7. Not treating credit cards the same as cash.
8. Using a credit card to pay for home improvements, college tuition, vacations, medical bills, wedding expenses, cosmetic surgery, a trip to the casino, or taxes.
9. Using credit cards to pay for everyday expenses such as groceries, gasoline, and the morning latte. Likewise, taking a cash advance on one credit card to make the minimum monthly payment on another.
10. Not reading the fine print when considering a balance transfer. Kiplinger.com advises:
Moving debt from a high-interest-rate card to one with a low introductory rate can make financial sense -- but only if you read the fine print. If you ignore or misunderstand balance-transfer rules, you could end up owing even more. Start by determining exactly how long the introductory offer lasts. Then ask yourself whether you have the discipline and means to pay off the debt before the APR goes up. Otherwise, you could find yourself eventually paying a higher interest rate.
11. Neglecting your credit scores. Did you know that five major factors impact a FICO score simultaneously?
Payment history (35%) - This is probably the most important factor of all.
Amounts owed (30%)
Length of credit history (15%)
New credit (10%)
Types of credit used (10%)
All that it takes is a poor showing in one of these categories and your score can drop.
12. Using credit cards to supplement your income.
Irresponsible Spending Habits
1. Buying things for instant gratification or to impress others. For example, do you really need a $69.95 turkey platter, a $299 espresso maker, or a $699 smartphone?
2. Allowing commercials or infomercials to influence your spending habits.
3. Smoking cigarettes. For example, if you spend $7.50 every day on a pack of cigarettes, that adds up to $2,737.50 annually.
4. Spending $5.00 every day on lottery tickets. That adds up to $1,825.00 a year.
5. Buying books that you will never read.
6. Subscribing to newspapers and magazines that you never have time to read.
7. Spending $3.50 every day for a latte. That adds up to $1,242.50 a year.
8. Spending $8.99 on a bunch of fresh flowers every week. That adds up to $467.48 annually.
9. Not signing up with every customer rewards program that comes your way.
10. Paying for 100 cable channels you never watch.
11. Using a check cashing store instead of a brick-and-mortar or online bank.
12. Paying a $35 overdraft fee on your checking account.
13. Paying a monthly maintenance charge on your checking account. If you pay a monthly service fee of $9.95, that adds up to $119.40 annually.
14. Getting cash at an out-of-network ATM and paying $7.00 in combined service charges to your bank and the out-of-network bank. If you make this financial blunder 50 times a year, you will end up paying $350 in bank fees.
15. Spending $6.99 for a Halloween DVD and only watching it once.
16. Spending $299 for a premium gym membership and rarely or never using it. Why not try Mother Nature instead?
17. Doing half loads of laundry every day and wondering why your utility bills are so high.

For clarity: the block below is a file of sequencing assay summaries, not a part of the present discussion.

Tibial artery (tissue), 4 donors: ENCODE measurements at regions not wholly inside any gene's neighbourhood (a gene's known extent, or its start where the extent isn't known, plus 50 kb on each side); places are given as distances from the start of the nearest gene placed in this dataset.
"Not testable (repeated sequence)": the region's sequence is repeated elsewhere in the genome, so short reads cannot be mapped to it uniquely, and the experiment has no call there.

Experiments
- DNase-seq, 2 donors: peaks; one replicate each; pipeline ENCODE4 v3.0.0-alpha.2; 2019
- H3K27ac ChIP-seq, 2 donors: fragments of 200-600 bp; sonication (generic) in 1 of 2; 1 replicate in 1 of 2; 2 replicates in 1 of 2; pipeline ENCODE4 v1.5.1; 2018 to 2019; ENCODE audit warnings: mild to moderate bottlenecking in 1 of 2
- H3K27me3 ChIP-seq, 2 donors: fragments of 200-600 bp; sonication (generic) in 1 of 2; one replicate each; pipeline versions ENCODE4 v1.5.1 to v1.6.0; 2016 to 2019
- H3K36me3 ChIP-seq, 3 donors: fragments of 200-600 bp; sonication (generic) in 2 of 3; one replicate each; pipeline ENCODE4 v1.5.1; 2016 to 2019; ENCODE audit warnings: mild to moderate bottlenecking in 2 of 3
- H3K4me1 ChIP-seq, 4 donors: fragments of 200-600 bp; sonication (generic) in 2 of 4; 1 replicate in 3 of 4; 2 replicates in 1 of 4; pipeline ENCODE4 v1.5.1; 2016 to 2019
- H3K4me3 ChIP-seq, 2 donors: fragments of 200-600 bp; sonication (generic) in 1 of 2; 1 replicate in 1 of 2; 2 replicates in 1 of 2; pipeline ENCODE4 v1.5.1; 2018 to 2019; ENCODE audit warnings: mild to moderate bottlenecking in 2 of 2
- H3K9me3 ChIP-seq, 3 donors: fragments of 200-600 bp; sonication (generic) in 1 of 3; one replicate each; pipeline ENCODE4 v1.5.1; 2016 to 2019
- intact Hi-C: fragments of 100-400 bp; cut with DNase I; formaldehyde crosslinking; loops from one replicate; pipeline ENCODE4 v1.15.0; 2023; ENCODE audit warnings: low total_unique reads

18. Spending $199.99 on a pair of designer sunglasses.
19. Having power tools in your garage that you rarely or never use.
20. Spending $2.50 every day for a blueberry muffin. That adds up to $912.50 annually.
21. If you’re a guy, how much do pay for a haircut? If you live in Pittsburgh, you can pay as little as $20 for a trim at Enrico’s or as much as $50 (plus tip) at a pretentious downtown salon.
22. Spending $35 on a pedicure every week. That adds up to $1,820 a year.
23. Spending $29.99 on a bottle of hair conditioner because your stylist claims that it will make your hair look five times thicker.
24. Buying a certain brand of perfume or cologne because the advertiser claims that it will attract the opposite sex.
25. Spending $89 on the latest miracle diet. If the last diet didn't work, why should this one?
26. Buying the latest miracle eye cream because the advertiser claimers that it will make you look 10 years younger.
27. Spending too much time on the shopping channel instead of cleaning the house, doing the laundry, or mowing the lawn.
28. Not checking to see if your meter and utility bill match.
29. Not using budget payment plans with your gas and electric bills. Budget plans allow you to take control of your expenses and avoid the surprise of seasonally high bills.
30. Paying late fees on your gas, electric, water, cell phone, cable and ISP bills. If you still pay your bills by snail mail, allow plenty of time for the payments to reach their destinations.
31. If you've been eating out more than twice a week, consider eating out just once a week, once every two weeks, or even once a month. You will appreciate eating out more and be amazed at how much money you can save.
This article is accurate and true to the best of the author’s knowledge. Content is for informational or entertainment purposes only and does not substitute for personal counsel or professional advice in business, financial, legal, or technical matters.
© 2017 Gregory DeVictor